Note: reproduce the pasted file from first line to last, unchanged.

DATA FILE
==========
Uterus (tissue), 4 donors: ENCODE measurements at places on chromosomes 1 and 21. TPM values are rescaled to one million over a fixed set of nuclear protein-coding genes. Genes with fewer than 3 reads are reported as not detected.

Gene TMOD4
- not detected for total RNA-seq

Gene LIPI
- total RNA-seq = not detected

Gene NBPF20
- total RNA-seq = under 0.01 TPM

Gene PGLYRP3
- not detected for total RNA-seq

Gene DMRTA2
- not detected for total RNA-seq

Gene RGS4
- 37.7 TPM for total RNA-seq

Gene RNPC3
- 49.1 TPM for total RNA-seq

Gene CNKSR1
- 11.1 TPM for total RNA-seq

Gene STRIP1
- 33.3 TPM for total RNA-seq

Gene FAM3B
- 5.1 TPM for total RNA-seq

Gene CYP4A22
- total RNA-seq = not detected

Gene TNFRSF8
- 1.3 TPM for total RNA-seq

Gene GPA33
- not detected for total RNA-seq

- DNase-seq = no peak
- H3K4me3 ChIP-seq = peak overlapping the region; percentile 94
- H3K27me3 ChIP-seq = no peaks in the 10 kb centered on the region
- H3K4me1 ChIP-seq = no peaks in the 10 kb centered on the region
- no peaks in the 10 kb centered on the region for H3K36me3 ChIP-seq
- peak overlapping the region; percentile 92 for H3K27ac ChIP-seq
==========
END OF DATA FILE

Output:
Uterus (tissue), 4 donors: ENCODE measurements at places on chromosomes 1 and 21. TPM values are rescaled to one million over a fixed set of nuclear protein-coding genes. Genes with fewer than 3 reads are reported as not detected.

Gene TMOD4
- not detected for total RNA-seq

Gene LIPI
- total RNA-seq = not detected

Gene NBPF20
- total RNA-seq = under 0.01 TPM

Gene PGLYRP3
- not detected for total RNA-seq

Gene DMRTA2
- not detected for total RNA-seq

Gene RGS4
- 37.7 TPM for total RNA-seq

Gene RNPC3
- 49.1 TPM for total RNA-seq

Gene CNKSR1
- 11.1 TPM for total RNA-seq

Gene STRIP1
- 33.3 TPM for total RNA-seq

Gene FAM3B
- 5.1 TPM for total RNA-seq

Gene CYP4A22
- total RNA-seq = not detected

Gene TNFRSF8
- 1.3 TPM for total RNA-seq

Gene GPA33
- not detected for total RNA-seq

- DNase-seq = no peak
- H3K4me3 ChIP-seq = peak overlapping the region; percentile 94
- H3K27me3 ChIP-seq = no peaks in the 10 kb centered on the region
- H3K4me1 ChIP-seq = no peaks in the 10 kb centered on the region
- no peaks in the 10 kb centered on the region for H3K36me3 ChIP-seq
- peak overlapping the region; percentile 92 for H3K27ac ChIP-seq